In the late 1990’s, behind overgrowth and a rapidly deteriorating structure, the community of Warwick Township in Bucks County Pennsylvania uncovered a historically important home during the Revolutionary War. Beautifully and accurately restored over the last twenty years, the Moland House served as George Washington’s headquarters for thirteen days during the pivotal 1777 campaign in and around Philadelphia.
Three critical events make this site so important to understanding and interpreting the War of Independence.
- Washington conducted a Council of War on August 21, 1777 to assess defensive operations against the invading British Army under General William Howe. Twelve general attended the conference to advise Washington on how best to deploy his forces. Lafayette participated in this conference, his first formal council of war with Washington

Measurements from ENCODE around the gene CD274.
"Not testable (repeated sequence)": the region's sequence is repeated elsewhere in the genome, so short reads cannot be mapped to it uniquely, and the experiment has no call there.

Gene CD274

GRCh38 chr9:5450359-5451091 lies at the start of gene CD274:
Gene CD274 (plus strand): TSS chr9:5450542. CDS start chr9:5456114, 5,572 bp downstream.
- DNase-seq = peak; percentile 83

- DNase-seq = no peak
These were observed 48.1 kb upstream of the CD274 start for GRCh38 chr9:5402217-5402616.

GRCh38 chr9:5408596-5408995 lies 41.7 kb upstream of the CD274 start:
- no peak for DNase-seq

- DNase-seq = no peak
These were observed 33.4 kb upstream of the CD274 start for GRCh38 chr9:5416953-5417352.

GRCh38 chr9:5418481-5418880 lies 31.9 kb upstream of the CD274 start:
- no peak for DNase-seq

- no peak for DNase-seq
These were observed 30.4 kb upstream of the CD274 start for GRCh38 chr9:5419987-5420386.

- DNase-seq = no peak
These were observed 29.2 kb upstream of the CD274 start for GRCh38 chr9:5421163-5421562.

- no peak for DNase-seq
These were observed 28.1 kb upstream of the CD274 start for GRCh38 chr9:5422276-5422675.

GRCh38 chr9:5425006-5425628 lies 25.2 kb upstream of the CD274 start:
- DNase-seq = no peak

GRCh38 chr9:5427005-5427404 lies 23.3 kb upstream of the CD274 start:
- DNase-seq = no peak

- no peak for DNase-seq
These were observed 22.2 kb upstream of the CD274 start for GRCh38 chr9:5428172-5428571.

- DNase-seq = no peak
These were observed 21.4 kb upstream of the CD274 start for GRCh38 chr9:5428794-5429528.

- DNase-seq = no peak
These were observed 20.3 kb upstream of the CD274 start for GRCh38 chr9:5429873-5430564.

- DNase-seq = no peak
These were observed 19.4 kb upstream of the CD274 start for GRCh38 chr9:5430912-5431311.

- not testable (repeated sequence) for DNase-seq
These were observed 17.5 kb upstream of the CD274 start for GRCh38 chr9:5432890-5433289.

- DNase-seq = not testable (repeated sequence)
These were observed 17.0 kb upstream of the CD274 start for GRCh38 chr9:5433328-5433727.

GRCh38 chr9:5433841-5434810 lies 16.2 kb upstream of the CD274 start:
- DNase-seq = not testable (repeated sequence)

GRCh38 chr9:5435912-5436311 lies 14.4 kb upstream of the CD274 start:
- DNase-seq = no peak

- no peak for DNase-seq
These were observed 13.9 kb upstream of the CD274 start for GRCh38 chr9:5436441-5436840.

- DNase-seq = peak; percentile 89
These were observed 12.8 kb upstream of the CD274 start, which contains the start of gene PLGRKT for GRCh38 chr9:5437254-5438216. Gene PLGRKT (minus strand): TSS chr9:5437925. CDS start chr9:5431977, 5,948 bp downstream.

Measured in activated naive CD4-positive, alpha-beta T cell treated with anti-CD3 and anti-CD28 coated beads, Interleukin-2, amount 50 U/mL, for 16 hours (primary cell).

- Casimir Pulaski, the Polish calvaryman first met Washington at the Moland House and agreed to serve as a volunteer. After helping to protect Washington at the subsequent Battle of Brandywine, Pulaski received a commission as a Brigadier General. Unfortuantely, Pulaski died in combat outside of Savannah, Georgia.
- At the Moland House, Washington and Marquis de Lafayette had their first extended discussions which led to their famously close military and personal relationships. Prior to this visit, Washington viewed Lafayette as one of the many foreign officers who overinflated their military backgrounds seeking Continental Army appointments.
The Moland House docents are expertly trained to provide detailed explanations of both the Revolutionary War events that occurred at the site as well as the operation of the family farm and household during the colonial period. I highly recommend a vist!
For more information see the Moland House website .